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Kite Pharma’s CAR-T Clinical Trial To Use Chemotherapy Drug Implicated In Patient Deaths

Kite Pharma’s CAR-T Clinical Trial To Use Chemotherapy Drug Implicated In Patient Deaths

By: Sarah Massey, M.Sc.

Posted on: in News | Biotech News | Clinical Trial News

In its upcoming clinical trial of their CAR-T therapy, Kite Pharma plans to use low-dose fludarabine as a preconditioning agent – a drug implicated in the death of three patients in a similar study conducted by Juno Therapeutics. Following the deaths, both Juno and the US Food and Drug Administration (FDA) decided to cease using fludarabine for the remainder of the company’s clinical trial.

The FDA issued a brief clinical hold on Juno’s Phase II CAR-T study last week while the cause of the patient deaths were being investigated. Once the company had submitted the necessary information to the regulator, the ROCKET study was allowed to continue without the use of fludarabine.

Just hours after the Juno trial was stopped, Kite announced they had already enrolled 72 patients with certain blood cancers in their Phase II clinical trial of their candidate, KTE-C19. The study is set to use both cyclophosphamide and fludarabine as preconditioning agents, though Kite says they will be administered at much lower doses than they were in the Juno trial.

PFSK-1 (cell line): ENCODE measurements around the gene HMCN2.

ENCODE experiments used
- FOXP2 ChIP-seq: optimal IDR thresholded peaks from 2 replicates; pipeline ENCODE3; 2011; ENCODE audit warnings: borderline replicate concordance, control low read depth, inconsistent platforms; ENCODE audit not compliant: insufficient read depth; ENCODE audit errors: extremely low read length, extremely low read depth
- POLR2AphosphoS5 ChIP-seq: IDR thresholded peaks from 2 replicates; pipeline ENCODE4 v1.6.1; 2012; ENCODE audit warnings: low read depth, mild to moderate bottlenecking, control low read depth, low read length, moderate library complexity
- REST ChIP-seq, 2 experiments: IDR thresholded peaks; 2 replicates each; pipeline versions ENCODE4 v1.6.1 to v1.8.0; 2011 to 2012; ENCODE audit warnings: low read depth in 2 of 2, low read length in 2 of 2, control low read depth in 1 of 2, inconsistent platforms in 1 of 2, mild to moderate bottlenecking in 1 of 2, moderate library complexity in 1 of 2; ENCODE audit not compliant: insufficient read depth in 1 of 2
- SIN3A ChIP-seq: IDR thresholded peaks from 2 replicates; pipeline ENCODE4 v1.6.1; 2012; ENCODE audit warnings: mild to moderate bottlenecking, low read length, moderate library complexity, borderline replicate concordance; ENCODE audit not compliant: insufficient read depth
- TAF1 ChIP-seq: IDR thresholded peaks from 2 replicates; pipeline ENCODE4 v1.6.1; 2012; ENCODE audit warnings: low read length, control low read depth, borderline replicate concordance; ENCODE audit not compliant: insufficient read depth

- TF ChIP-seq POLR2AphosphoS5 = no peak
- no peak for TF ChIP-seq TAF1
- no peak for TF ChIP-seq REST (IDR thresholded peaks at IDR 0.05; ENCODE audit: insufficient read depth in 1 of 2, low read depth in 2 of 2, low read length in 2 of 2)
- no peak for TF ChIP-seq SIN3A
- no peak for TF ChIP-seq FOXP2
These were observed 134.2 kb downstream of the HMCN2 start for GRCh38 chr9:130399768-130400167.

“Kite Pharma’s announcement regarding the enrollment of the 72nd patient marks a significant milestone in our ZUMA 1 trial,” a spokesperson for Kite Pharma told FierceBiotech. This trial is the culmination of over 10 years of study and testing where Kite and our NCI collaborators have carefully examined every aspect of CAR-T therapy including the optimal dose pre-conditioning regimen of cyclophosphamide and fludarabine and the KTE-C19 cell dose.

“Our analysis has been methodical and systematic and included dose ranging studies and a Phase I run-in to the ZUMA studies of diffuse large B-cell lymphoma (DLBCL) and acute lymphoblastic leukemia (ALL),” the spokesperson continued. “Kite’s clinical program is ongoing with data anticipated from the ZUMA 1 trial later this year.”

According to analysts at Jefferies, there have now been four patient deaths as a result of Juno’s clinical trial – a statement that has so far not been confirmed by Juno. While Juno’s shares were impacted after the trial was put on hold, they have since rebounded as the study is now allowed to continue.


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